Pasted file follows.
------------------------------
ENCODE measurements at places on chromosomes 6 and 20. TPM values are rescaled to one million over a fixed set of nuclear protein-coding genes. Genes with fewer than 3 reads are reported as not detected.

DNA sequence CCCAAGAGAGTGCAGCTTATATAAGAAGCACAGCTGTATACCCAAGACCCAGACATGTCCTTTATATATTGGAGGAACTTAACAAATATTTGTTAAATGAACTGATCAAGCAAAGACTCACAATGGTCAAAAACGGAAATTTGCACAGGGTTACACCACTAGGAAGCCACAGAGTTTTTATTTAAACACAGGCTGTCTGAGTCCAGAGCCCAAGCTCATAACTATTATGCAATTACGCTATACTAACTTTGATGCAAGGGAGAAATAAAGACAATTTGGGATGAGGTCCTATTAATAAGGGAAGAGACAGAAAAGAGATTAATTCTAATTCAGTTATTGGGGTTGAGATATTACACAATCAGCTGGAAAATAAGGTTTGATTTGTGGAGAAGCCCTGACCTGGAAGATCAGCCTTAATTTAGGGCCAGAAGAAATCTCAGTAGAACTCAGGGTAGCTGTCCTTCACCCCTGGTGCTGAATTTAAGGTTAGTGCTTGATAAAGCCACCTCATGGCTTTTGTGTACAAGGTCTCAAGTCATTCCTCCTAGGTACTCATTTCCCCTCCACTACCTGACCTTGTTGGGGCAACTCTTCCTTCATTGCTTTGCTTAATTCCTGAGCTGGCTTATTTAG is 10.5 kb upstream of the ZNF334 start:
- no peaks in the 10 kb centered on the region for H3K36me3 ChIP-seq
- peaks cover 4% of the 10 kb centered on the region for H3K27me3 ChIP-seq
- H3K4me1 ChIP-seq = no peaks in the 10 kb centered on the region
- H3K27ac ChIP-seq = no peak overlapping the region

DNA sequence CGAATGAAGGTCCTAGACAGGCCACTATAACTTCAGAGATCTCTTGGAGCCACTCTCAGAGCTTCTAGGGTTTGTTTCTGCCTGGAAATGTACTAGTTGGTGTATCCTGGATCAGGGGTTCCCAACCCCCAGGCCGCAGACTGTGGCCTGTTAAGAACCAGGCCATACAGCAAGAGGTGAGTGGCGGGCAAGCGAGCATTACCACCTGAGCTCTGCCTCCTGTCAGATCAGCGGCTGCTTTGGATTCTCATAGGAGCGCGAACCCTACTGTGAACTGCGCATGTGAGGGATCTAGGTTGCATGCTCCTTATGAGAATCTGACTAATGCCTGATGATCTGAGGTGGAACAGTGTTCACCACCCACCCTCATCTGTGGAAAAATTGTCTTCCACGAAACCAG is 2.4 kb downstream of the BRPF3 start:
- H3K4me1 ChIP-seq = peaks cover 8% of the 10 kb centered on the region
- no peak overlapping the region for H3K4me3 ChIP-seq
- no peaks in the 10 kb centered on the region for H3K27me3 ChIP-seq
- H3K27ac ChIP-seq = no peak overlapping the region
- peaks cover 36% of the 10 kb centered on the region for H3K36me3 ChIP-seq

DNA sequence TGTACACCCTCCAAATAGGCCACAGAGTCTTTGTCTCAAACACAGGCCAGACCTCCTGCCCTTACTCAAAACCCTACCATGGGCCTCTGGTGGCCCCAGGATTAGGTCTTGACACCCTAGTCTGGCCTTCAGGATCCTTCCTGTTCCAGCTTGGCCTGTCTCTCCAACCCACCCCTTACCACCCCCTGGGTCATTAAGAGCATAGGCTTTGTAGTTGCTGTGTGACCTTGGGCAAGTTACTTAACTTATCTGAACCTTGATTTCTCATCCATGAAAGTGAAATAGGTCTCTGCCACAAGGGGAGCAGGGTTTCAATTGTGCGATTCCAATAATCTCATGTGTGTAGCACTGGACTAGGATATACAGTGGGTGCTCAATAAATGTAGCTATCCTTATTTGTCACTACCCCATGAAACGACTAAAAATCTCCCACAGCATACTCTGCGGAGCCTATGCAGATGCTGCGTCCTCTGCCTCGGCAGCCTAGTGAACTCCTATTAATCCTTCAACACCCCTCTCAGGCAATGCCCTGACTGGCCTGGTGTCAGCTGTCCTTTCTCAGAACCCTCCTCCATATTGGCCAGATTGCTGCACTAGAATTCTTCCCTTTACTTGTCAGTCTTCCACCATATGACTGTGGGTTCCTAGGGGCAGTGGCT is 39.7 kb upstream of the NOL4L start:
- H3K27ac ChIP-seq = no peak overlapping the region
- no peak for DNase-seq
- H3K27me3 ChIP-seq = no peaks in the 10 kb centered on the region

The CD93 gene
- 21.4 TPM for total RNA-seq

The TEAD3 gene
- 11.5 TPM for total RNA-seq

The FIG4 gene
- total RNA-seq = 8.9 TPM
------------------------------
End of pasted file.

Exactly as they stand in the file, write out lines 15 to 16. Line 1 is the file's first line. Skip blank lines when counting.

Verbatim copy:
- no peak for DNase-seq
- H3K27me3 ChIP-seq = no peaks in the 10 kb centered on the region